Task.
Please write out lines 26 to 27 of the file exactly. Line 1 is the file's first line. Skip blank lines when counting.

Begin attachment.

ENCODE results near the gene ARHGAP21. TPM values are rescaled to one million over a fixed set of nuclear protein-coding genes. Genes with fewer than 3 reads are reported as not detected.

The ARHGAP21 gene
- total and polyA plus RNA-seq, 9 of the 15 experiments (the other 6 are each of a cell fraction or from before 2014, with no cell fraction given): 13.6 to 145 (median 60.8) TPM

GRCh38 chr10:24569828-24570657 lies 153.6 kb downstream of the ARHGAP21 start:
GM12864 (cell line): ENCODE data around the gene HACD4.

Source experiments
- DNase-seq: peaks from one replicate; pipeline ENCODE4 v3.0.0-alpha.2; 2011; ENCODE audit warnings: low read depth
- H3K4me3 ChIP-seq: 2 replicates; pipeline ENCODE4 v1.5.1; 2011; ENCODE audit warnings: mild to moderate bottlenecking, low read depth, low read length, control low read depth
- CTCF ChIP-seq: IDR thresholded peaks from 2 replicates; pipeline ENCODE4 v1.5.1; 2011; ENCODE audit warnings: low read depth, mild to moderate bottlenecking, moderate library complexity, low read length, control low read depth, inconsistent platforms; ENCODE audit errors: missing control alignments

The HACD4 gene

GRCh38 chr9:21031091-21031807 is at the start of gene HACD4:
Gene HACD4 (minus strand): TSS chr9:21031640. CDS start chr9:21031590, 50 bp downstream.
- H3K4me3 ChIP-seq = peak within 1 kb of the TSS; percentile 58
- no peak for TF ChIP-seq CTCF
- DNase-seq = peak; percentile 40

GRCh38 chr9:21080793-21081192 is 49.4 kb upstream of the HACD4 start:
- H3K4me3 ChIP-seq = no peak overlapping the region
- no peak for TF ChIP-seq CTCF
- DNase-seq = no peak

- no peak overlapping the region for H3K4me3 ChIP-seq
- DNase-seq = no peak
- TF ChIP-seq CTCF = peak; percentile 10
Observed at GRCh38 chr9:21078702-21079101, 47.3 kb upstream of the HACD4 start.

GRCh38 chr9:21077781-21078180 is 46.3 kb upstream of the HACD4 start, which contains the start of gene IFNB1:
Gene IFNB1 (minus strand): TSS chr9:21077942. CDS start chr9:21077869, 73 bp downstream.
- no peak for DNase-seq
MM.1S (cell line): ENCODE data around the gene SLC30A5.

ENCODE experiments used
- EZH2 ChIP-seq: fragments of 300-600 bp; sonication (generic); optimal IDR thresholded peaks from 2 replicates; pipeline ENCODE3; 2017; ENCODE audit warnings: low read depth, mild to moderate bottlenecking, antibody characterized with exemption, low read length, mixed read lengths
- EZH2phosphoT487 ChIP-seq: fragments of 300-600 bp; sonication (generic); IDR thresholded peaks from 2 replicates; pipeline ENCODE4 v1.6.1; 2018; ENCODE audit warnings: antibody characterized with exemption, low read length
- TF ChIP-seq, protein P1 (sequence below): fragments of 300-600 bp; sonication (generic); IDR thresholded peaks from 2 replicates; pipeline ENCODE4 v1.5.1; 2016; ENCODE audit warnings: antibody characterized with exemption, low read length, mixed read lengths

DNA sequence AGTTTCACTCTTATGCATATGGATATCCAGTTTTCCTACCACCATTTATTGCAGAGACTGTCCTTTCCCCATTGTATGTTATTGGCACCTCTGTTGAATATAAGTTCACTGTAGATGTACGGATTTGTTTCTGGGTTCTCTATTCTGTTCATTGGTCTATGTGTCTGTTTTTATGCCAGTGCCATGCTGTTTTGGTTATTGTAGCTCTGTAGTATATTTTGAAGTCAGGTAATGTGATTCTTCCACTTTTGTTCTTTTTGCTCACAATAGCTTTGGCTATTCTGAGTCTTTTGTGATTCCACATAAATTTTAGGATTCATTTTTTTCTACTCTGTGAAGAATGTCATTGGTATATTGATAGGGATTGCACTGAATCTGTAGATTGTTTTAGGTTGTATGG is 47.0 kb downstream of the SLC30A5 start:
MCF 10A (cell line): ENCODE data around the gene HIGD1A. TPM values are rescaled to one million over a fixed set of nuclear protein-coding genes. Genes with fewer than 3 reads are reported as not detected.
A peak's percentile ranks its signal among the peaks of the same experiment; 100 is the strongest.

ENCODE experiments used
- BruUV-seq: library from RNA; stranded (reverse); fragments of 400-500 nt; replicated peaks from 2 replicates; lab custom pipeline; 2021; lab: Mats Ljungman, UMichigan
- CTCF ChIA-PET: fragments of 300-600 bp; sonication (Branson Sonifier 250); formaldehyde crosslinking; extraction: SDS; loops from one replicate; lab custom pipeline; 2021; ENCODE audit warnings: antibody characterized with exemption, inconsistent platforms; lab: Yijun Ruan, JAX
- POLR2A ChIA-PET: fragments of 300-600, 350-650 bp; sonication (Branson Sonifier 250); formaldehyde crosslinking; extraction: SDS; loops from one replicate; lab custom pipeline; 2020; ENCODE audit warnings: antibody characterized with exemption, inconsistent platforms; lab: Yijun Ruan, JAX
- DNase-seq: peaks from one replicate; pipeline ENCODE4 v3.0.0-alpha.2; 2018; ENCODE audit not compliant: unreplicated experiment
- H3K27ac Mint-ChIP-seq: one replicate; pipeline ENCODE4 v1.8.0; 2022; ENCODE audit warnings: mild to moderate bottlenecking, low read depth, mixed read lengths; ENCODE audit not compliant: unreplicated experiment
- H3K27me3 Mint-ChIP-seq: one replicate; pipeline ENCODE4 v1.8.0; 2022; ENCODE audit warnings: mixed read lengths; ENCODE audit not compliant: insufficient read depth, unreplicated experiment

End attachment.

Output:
- no peak for DNase-seq
MM.1S (cell line): ENCODE data around the gene SLC30A5.